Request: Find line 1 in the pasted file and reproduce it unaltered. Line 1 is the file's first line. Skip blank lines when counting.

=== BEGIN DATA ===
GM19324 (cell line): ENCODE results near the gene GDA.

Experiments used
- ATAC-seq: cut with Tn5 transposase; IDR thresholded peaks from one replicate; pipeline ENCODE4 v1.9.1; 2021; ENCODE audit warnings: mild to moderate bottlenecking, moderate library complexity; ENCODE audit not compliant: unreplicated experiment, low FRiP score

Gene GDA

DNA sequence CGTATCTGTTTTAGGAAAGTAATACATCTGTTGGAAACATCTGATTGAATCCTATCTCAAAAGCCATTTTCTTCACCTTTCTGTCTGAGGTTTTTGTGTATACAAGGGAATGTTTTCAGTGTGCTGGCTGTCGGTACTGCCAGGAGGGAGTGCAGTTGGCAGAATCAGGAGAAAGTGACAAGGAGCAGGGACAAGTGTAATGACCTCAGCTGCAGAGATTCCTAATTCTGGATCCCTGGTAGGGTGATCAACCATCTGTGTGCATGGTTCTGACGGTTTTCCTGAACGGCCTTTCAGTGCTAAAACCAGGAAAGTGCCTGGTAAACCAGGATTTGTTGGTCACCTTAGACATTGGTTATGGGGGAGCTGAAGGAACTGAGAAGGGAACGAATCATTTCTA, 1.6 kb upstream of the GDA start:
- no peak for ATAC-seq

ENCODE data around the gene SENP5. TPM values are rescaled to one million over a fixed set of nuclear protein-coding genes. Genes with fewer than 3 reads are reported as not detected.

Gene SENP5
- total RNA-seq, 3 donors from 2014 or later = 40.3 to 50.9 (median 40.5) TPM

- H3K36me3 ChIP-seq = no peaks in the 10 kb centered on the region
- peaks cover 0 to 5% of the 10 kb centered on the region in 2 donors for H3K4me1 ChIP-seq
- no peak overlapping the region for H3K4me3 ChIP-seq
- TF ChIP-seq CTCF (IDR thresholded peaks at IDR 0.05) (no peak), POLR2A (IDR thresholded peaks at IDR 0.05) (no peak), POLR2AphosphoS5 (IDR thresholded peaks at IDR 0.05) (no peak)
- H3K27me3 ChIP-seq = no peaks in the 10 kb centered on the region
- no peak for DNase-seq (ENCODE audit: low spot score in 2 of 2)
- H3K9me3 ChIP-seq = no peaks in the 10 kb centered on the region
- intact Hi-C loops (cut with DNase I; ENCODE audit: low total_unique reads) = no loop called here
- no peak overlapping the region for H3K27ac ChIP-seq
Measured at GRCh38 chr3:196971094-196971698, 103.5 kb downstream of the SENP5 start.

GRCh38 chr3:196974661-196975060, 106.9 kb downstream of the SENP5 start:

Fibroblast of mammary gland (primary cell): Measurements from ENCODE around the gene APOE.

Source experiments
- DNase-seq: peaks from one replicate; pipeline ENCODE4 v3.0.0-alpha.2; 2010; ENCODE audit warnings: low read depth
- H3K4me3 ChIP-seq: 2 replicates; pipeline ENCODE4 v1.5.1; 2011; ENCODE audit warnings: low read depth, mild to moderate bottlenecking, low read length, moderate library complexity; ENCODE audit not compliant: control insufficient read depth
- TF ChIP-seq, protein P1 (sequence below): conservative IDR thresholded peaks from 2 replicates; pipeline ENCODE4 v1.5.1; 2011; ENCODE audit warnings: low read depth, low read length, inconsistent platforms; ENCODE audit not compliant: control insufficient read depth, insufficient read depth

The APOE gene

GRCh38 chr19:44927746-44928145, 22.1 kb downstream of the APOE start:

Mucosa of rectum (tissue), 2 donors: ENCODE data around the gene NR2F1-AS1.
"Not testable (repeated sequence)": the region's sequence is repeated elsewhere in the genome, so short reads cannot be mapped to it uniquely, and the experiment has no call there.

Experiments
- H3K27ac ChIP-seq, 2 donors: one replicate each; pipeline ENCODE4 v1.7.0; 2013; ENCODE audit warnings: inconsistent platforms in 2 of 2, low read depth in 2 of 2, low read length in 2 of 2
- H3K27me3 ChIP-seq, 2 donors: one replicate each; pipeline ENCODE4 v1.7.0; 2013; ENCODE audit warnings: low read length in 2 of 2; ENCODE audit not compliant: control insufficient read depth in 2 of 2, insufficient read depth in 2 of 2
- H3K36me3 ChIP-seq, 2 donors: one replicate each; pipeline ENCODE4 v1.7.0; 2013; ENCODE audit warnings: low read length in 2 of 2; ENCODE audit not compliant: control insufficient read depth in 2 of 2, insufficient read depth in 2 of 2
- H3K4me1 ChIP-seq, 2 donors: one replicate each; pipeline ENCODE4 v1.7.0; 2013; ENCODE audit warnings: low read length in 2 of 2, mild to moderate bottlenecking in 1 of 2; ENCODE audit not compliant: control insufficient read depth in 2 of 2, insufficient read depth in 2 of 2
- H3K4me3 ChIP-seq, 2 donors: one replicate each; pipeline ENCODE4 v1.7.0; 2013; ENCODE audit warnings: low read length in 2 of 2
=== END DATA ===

GM19324 (cell line): ENCODE results near the gene GDA.